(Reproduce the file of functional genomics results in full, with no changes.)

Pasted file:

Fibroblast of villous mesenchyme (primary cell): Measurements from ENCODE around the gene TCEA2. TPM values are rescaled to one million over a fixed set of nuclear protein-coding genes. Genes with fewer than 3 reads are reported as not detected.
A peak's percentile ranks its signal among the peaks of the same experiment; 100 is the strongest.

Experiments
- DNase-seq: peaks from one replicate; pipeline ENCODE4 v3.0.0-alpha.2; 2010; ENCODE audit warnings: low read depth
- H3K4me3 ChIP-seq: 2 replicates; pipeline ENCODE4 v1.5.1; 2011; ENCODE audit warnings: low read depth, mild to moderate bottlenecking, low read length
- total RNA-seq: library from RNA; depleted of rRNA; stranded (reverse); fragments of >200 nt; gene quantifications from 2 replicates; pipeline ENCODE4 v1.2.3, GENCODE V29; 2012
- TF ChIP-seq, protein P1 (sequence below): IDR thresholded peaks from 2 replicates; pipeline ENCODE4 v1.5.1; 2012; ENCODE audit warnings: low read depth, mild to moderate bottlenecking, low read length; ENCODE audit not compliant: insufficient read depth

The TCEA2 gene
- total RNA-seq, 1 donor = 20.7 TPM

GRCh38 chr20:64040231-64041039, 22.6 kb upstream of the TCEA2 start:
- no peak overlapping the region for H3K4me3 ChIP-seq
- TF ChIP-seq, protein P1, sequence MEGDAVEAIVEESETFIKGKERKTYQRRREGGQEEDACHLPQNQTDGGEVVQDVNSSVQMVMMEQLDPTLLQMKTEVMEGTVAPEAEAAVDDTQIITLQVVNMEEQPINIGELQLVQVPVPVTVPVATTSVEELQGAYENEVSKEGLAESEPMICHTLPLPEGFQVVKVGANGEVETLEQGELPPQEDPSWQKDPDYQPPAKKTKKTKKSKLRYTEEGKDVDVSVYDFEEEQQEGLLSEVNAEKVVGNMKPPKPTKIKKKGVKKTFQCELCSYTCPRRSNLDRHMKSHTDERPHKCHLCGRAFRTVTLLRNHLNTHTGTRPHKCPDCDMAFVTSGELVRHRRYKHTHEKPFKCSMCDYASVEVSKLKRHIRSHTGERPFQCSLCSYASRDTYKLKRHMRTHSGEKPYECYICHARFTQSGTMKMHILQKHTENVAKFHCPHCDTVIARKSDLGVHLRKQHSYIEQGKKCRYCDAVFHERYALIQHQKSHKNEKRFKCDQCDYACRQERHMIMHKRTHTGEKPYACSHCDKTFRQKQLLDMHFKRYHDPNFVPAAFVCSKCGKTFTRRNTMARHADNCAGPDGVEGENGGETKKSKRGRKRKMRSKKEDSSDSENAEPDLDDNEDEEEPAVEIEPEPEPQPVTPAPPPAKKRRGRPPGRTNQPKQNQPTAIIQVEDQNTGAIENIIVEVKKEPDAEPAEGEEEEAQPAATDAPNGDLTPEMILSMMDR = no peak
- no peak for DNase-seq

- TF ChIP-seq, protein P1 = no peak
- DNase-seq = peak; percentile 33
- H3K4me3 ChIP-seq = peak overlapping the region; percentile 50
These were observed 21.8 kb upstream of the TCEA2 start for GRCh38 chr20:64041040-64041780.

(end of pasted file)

Fibroblast of villous mesenchyme (primary cell): Measurements from ENCODE around the gene TCEA2. TPM values are rescaled to one million over a fixed set of nuclear protein-coding genes. Genes with fewer than 3 reads are reported as not detected.
A peak's percentile ranks its signal among the peaks of the same experiment; 100 is the strongest.

Experiments
- DNase-seq: peaks from one replicate; pipeline ENCODE4 v3.0.0-alpha.2; 2010; ENCODE audit warnings: low read depth
- H3K4me3 ChIP-seq: 2 replicates; pipeline ENCODE4 v1.5.1; 2011; ENCODE audit warnings: low read depth, mild to moderate bottlenecking, low read length
- total RNA-seq: library from RNA; depleted of rRNA; stranded (reverse); fragments of >200 nt; gene quantifications from 2 replicates; pipeline ENCODE4 v1.2.3, GENCODE V29; 2012
- TF ChIP-seq, protein P1 (sequence below): IDR thresholded peaks from 2 replicates; pipeline ENCODE4 v1.5.1; 2012; ENCODE audit warnings: low read depth, mild to moderate bottlenecking, low read length; ENCODE audit not compliant: insufficient read depth

The TCEA2 gene
- total RNA-seq, 1 donor = 20.7 TPM

GRCh38 chr20:64040231-64041039, 22.6 kb upstream of the TCEA2 start:
- no peak overlapping the region for H3K4me3 ChIP-seq
- TF ChIP-seq, protein P1, sequence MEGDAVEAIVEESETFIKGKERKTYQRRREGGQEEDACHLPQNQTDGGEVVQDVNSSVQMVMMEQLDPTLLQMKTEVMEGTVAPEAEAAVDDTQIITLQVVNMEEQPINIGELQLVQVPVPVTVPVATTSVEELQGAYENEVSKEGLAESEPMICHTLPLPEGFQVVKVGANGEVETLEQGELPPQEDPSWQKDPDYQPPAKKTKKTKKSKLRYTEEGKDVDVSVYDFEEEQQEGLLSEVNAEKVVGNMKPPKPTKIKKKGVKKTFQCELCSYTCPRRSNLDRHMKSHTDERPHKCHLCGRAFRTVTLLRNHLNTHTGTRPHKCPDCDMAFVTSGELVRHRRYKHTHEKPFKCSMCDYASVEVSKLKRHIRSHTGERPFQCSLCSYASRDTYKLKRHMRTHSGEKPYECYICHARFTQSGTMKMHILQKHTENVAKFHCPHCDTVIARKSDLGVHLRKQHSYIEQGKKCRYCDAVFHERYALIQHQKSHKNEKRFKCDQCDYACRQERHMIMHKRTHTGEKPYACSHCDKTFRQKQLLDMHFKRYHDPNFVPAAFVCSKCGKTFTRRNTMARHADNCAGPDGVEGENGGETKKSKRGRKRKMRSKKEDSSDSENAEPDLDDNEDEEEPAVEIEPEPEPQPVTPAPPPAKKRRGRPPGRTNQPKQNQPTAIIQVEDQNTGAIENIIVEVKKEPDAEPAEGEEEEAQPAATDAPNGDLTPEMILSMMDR = no peak
- no peak for DNase-seq

- TF ChIP-seq, protein P1 = no peak
- DNase-seq = peak; percentile 33
- H3K4me3 ChIP-seq = peak overlapping the region; percentile 50
These were observed 21.8 kb upstream of the TCEA2 start for GRCh38 chr20:64041040-64041780.